The ability to add animated textures is another a very useful feature. It allows us to create beautiful effects when developing menus and the like. Another serious advantage of ShiVa is the fact that it enables you to add different resources such as music and textures during run-time, into fully realized projects for certain platforms with the help of several script lines.
Stepping back, we ought to outline some more general opportunities ShiVa 3D provides. As noted, tits script language is Lua, which is a script with C-type and is not unusual, and makes your work much easier and more fluid overall. You won’t have to puzzle over learning its syntax as long as you are on of the 99% of developers experienced in Java or C+. Lua is a very simple, laconic, and intuitively understandable language. A brief guide is provided on ShiVa’s website in the API section.
While creating the project for any platform, all scripts you’ve developed will be converted into C++ code. This secures their immediate performance and legibility. Special wrappers with the wide set of functions that allow you to call your script event agents are provided as well. There are many wrappers, but in our experience the C function could be utilized to call any scripts we required.
Importantly, both OpenGL - 1.0 and OpenGL 2.0 - are used in ShiVa 3D. While ShiVa itself doesn’t provide an opportunity to program shaders or program on OpenGL, it controls their usage in in projects for maximum optimization and in no way influences final quality.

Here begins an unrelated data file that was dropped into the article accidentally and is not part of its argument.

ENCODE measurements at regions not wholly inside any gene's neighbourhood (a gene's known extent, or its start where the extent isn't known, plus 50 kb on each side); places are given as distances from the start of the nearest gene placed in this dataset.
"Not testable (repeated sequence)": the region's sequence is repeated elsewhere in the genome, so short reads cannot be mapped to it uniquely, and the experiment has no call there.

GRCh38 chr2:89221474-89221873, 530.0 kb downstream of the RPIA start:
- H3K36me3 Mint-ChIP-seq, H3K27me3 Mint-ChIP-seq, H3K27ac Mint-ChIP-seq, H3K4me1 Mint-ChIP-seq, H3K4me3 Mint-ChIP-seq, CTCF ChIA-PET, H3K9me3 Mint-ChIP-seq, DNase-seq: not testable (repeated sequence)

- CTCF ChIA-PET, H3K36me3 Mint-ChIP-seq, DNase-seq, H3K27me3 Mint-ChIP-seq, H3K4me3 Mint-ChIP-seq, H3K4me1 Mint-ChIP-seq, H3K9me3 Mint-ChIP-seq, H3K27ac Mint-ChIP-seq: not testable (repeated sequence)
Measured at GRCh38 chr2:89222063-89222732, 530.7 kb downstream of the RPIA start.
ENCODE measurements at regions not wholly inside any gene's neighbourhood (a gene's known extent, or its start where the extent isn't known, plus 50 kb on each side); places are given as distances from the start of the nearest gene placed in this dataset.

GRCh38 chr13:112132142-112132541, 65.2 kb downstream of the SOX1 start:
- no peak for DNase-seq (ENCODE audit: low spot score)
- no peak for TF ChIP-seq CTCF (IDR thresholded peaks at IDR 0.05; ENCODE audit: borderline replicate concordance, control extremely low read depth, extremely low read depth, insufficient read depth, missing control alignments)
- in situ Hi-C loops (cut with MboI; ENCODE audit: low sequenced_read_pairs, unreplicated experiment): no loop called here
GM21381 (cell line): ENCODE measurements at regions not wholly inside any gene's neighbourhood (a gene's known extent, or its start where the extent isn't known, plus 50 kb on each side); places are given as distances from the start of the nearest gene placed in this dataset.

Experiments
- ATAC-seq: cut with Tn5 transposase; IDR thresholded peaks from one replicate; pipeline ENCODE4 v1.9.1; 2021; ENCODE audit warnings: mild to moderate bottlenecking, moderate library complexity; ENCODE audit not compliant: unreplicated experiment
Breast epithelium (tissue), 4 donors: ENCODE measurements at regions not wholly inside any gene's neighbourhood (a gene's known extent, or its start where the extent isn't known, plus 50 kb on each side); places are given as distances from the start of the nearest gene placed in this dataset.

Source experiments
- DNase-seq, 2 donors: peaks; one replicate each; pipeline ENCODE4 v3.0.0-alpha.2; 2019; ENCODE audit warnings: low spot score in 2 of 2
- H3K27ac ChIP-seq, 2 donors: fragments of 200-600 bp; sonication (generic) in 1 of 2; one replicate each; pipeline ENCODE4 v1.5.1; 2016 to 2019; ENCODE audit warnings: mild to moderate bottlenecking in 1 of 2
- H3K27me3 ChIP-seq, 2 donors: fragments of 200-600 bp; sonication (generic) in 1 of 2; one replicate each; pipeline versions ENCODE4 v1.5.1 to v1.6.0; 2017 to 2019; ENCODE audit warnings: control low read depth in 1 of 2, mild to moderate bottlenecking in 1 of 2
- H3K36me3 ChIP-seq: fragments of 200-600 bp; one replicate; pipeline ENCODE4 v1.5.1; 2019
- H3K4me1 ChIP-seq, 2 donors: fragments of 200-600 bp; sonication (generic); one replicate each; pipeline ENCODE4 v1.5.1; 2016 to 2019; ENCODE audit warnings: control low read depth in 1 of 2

ShiVa’s API provides numerous advantages as well, encapsulated via the following features:
You can review a step-by-step example of how a fully featured game was built using ShiVa 3D by visiting http://www.stonetrip.com/developer/242-the-hunt-the-making-of. The game itself is a casual 3D shooter created more-so as a tool to raise awareness for the ShiVa 3D engine than anything else. This game, titled The Hunt, is also helpful to prospective developers interested in using ShiVa 3D, as they can utilize completed portions of code used to make this game in their own projects.
ConclusionOverall, ShiVa API includes several categories of lessons, such as lessons from developers and users. A number of instructional videos on YouTube are available as well, and despite the fact that they last only 60 seconds each, contain plenty of useful information. e, the basic version of ShiVa costs roughly 160 Euro, with a Pro version which costs 1500 Euro. That said, a free version which inprints a travelling line in the bottom part of your application explaining that the app was developed by means of ShiVa Free is available as an economic alternative as well. Buying a full license allows you to develop apps on the plenty of machines, ultimately producing the app in full.
ShiVa appeared relatively recently but has already gained a considerable client base, including multiple notable ones. Currently, there have been over nine thousand applications developed via the use of ShiVa.